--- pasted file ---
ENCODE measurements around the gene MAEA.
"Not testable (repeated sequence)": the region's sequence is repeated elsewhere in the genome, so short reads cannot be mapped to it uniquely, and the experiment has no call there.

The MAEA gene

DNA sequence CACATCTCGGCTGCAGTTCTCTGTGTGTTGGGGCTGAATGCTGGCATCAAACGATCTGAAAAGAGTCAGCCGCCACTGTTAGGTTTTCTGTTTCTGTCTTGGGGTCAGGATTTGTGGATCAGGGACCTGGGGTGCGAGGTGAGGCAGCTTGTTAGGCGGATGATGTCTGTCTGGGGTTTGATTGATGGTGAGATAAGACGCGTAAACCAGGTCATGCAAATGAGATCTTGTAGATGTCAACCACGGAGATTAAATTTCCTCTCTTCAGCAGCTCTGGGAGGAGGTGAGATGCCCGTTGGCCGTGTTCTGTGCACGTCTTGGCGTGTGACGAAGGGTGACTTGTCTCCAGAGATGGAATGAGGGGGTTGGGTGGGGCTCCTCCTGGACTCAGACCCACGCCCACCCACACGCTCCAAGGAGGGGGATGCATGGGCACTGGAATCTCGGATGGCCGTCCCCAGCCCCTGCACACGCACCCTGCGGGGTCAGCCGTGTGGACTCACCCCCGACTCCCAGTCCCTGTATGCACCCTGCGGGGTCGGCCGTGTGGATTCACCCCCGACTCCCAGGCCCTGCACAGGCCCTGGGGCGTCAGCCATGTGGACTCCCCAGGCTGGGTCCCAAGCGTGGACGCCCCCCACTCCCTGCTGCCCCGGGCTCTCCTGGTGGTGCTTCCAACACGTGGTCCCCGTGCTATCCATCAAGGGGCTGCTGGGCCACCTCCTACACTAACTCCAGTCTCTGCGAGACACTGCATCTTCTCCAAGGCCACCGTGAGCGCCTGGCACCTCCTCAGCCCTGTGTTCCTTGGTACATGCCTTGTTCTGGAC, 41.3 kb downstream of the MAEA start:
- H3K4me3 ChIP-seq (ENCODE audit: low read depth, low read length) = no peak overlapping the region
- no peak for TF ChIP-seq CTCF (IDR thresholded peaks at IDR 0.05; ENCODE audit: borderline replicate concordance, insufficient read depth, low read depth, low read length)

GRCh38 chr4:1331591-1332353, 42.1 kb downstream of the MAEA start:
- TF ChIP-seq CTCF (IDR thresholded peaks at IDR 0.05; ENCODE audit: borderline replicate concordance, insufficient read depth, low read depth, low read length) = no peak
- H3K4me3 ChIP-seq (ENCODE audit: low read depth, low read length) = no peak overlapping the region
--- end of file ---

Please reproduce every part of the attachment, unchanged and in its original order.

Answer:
ENCODE measurements around the gene MAEA.
"Not testable (repeated sequence)": the region's sequence is repeated elsewhere in the genome, so short reads cannot be mapped to it uniquely, and the experiment has no call there.

The MAEA gene

DNA sequence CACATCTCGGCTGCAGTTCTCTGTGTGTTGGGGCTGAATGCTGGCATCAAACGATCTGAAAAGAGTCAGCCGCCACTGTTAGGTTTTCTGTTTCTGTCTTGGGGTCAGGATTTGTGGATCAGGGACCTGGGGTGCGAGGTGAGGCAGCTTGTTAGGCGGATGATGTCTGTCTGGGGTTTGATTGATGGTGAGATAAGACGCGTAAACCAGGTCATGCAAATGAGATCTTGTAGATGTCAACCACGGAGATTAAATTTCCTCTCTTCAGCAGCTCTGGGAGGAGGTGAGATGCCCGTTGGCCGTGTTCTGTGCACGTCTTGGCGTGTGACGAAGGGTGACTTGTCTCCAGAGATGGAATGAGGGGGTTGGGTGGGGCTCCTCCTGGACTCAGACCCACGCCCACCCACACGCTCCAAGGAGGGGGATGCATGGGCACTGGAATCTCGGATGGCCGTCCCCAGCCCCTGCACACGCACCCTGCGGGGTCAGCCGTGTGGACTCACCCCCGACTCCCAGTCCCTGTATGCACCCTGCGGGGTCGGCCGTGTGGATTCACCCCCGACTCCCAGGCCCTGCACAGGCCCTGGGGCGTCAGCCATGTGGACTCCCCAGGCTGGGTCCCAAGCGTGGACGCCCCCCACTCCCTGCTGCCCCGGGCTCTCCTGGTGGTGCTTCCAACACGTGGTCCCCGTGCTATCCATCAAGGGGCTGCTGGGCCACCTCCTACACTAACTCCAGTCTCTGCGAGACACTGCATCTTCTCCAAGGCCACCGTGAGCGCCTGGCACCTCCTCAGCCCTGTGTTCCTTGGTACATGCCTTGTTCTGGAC, 41.3 kb downstream of the MAEA start:
- H3K4me3 ChIP-seq (ENCODE audit: low read depth, low read length) = no peak overlapping the region
- no peak for TF ChIP-seq CTCF (IDR thresholded peaks at IDR 0.05; ENCODE audit: borderline replicate concordance, insufficient read depth, low read depth, low read length)

GRCh38 chr4:1331591-1332353, 42.1 kb downstream of the MAEA start:
- TF ChIP-seq CTCF (IDR thresholded peaks at IDR 0.05; ENCODE audit: borderline replicate concordance, insufficient read depth, low read depth, low read length) = no peak
- H3K4me3 ChIP-seq (ENCODE audit: low read depth, low read length) = no peak overlapping the region